Mike Strange: Tennessee is here for a reason

“I’m not totally surprised,” Tony Watson said from the front row of the bleachers during the open practice Thursday. “This team, they showed flashes of brilliance, like against Virginia.”
Mar 28, 2014

 

 

INDIANAPOLIS — So, call the roll. Wichita State. Syracuse. Kansas.

They’re gone.

Creighton. Duke. Villanova.

They’re gone, too.

North Carolina, Cincinnati, Ohio State, Gonzaga and some of the other usual suspects. Gone.

Fifty-two of the 68 teams who went to bed Selection Sunday with a dream. Gone.

“I think we’re blessed and humbled to be here,” Tennessee senior Jeronne Maymon said Thursday.

Here? In the immediate sense, here was a chair in Tennessee’s locker room, deep in the bowels of Lucas Oil Stadium. Around Maymon swarmed a small army of cameras and microphones, few of them familiar faces.

Here is the Sweet 16, the point when that compelling pageant of March, the NCAA men’s basketball tournament, gets serious. Tennessee is still here.

“I’m not totally surprised,” Tony Watson said from the front row of the bleachers during the open practice Thursday. “This team, they showed flashes of brilliance, like against Virginia.”

Watson is a transplanted East Tennessean living in Ohio. He came to Indy with his 17-year-old son — Peyton, of course — to behold Tennessee’s return to the national spotlight.

The spotlight will shine brightest Friday night when the Vols face Michigan in the Midwest Region semifinals, followed by the latest chapter in the hoops Armageddon known as Kentucky-Louisville.

It’s good company. Michigan was supposed to be here, the Midwest’s No. 2 seed. The Vols are the mystery guest.

Well, they did show flashes of brilliance here and there. But Sweet 16? That’s a long way for an 11-seed to travel from a First Four game in Dayton.

“Every team in the Sweet 16, they’re here for a reason,” said Nik Stauskus, Michigan’s Big Ten player of the year.

Believe Stauskus. Tennessee has reasons. Better late than never, the Vols clicked in late February. They’ve been a juggernaut ever since.

Their defense has been stifling. They’ve figured out the offense should flow inside to Jarnell Stokes and then back outside to Jordan McRae and Josh Richardson. Come March, this is a good basketball team.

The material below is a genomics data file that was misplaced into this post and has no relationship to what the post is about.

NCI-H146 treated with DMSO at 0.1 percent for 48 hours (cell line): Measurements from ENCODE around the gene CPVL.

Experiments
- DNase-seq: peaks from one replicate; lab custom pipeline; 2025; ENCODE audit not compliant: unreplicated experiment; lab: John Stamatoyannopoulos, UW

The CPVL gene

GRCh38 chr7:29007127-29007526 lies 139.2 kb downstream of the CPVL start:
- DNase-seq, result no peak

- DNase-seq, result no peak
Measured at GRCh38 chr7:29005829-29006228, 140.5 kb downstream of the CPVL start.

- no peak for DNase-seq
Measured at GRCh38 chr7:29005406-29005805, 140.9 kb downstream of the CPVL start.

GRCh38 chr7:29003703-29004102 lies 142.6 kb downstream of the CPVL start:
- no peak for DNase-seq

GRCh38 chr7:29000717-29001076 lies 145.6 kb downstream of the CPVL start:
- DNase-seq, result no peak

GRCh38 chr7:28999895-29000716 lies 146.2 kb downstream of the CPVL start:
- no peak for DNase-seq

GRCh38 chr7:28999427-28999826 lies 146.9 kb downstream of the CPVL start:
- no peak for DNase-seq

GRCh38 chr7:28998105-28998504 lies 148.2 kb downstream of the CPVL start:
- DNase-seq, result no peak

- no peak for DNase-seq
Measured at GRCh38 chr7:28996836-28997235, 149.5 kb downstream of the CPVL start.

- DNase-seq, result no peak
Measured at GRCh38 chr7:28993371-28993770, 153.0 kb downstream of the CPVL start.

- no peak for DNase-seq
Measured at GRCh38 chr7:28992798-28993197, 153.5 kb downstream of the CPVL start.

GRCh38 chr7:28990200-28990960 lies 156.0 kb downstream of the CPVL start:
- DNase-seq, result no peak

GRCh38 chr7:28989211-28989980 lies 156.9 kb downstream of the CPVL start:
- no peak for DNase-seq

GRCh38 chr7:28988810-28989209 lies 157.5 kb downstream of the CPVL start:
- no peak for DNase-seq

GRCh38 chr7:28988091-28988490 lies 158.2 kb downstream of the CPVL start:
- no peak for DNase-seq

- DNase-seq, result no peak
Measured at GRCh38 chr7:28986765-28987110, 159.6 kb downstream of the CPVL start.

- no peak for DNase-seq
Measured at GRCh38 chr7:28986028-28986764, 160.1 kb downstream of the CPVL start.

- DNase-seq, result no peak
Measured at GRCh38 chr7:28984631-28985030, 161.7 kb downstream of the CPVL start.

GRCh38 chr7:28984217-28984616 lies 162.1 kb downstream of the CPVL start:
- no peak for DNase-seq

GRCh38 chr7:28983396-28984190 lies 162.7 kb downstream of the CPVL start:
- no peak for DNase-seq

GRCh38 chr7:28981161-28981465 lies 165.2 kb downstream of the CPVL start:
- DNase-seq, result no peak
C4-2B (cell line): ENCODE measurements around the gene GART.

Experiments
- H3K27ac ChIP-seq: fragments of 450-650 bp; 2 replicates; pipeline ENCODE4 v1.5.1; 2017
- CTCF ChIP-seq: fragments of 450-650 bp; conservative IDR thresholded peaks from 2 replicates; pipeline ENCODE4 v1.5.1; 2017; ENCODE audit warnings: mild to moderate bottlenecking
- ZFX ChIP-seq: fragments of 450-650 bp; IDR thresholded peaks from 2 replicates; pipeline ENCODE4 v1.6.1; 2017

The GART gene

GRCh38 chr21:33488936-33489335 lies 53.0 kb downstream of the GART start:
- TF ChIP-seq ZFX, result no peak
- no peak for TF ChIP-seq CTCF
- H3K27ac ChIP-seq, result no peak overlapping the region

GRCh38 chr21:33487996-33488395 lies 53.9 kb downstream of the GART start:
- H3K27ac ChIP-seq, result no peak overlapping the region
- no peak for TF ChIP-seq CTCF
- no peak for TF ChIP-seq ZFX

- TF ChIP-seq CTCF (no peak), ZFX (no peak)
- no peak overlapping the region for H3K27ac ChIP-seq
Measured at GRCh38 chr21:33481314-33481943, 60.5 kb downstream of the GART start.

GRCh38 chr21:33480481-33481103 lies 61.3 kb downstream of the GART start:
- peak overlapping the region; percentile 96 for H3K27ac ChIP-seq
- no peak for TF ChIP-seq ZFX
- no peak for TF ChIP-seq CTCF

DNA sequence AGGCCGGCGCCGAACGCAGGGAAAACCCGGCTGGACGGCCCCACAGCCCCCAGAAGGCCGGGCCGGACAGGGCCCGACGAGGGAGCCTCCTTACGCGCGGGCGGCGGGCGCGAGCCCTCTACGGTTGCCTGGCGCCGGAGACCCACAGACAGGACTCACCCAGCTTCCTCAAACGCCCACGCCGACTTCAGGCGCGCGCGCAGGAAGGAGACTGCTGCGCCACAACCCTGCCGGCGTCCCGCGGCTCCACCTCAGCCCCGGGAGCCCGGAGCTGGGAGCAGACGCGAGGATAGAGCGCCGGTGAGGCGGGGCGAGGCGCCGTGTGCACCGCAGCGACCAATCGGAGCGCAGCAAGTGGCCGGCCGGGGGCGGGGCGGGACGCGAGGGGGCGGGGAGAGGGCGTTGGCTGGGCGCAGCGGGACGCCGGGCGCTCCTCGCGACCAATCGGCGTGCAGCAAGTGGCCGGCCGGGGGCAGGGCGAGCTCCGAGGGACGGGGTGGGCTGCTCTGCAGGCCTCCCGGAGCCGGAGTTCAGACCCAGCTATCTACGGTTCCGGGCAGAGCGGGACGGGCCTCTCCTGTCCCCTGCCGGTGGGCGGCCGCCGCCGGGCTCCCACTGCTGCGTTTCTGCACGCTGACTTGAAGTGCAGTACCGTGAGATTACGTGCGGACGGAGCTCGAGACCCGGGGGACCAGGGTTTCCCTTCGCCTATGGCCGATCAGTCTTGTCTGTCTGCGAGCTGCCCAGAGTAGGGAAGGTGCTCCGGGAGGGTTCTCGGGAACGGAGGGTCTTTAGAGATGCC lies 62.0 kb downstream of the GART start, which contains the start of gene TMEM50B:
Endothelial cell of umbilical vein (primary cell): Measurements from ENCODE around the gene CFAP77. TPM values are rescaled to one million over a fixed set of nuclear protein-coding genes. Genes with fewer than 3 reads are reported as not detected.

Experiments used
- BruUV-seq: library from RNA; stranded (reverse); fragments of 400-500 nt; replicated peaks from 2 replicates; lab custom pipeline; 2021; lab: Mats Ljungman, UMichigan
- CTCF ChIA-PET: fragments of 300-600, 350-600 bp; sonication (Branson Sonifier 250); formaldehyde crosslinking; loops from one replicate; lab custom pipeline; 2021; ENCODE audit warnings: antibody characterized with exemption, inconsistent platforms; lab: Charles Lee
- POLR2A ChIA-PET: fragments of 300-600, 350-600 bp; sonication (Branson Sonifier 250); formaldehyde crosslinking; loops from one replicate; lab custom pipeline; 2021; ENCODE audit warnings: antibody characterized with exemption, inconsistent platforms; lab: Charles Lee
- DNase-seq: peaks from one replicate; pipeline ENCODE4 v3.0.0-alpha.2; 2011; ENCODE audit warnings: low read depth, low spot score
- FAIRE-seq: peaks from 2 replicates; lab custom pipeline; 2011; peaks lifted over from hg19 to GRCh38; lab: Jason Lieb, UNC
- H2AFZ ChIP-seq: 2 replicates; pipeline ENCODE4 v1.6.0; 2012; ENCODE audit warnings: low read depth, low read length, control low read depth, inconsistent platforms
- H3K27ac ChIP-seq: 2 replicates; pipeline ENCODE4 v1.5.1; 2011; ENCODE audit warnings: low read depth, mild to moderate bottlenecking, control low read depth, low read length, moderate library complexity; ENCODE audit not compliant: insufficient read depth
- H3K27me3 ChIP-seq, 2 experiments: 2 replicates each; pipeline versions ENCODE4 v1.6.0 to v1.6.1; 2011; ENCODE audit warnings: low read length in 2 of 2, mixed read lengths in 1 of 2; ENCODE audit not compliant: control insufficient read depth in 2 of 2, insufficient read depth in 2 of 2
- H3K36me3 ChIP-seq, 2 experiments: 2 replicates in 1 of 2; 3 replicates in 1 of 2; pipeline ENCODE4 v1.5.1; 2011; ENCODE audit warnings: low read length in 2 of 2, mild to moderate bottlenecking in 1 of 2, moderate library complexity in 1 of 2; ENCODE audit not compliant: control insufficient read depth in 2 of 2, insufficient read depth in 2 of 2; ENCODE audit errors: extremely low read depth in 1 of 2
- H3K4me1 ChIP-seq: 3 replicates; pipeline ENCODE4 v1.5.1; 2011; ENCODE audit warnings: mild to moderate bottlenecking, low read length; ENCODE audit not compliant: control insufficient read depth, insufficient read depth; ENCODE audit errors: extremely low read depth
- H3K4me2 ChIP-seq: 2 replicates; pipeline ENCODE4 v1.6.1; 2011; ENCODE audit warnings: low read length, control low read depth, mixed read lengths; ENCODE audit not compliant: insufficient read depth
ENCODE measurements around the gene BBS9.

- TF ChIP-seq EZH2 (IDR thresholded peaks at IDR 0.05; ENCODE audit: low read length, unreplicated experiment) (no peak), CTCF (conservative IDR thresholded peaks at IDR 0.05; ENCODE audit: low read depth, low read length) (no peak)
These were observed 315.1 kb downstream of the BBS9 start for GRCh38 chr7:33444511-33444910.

With every step, from Atlanta to Dayton to Raleigh, the stakes have gotten higher, the crowds bigger, the lights brighter.

And now, a Sweet 16 in a football stadium.

“Yeah,” said sophomore Derek Reese, “I can tell it’s getting bigger and bigger.

“More media. You see famous people that you see on ESPN all the time. It hits you now that this is really big-time.”

Friday, the Vols will play before the biggest crowd in school history, about 40,000. The previous high was 26,776 in San Antonio for a Sweet 16 game in 2007.

It’s fair to wonder if they’re ready for it. Michigan is, seasoned by the road to the championship game a year ago.

“Getting used to the 10-minute walk from your locker room to the floor can be something kids aren’t used to,” said Michigan coach John Beilein.

“(The Wolverines) have been through it. They’ve survived it. And now they just go play basketball.”

It so happens that’s exactly what the Vols are planning on doing as well.

“Sometimes,” said Stokes, “experience is overrated.”

“Basketball,” added Maymon, “doesn’t change, no matter what stage you’re on.”

So there it is, the hope for Friday. Let the outcome be determined by who is the best team on this particular night, not by who’s been on this stage before.

One thing to remember: So many others are gone. They’re just watching.

Tennessee is still here, still on this stage. And as Stauskus said, they’re here for a reason.

 

 

 

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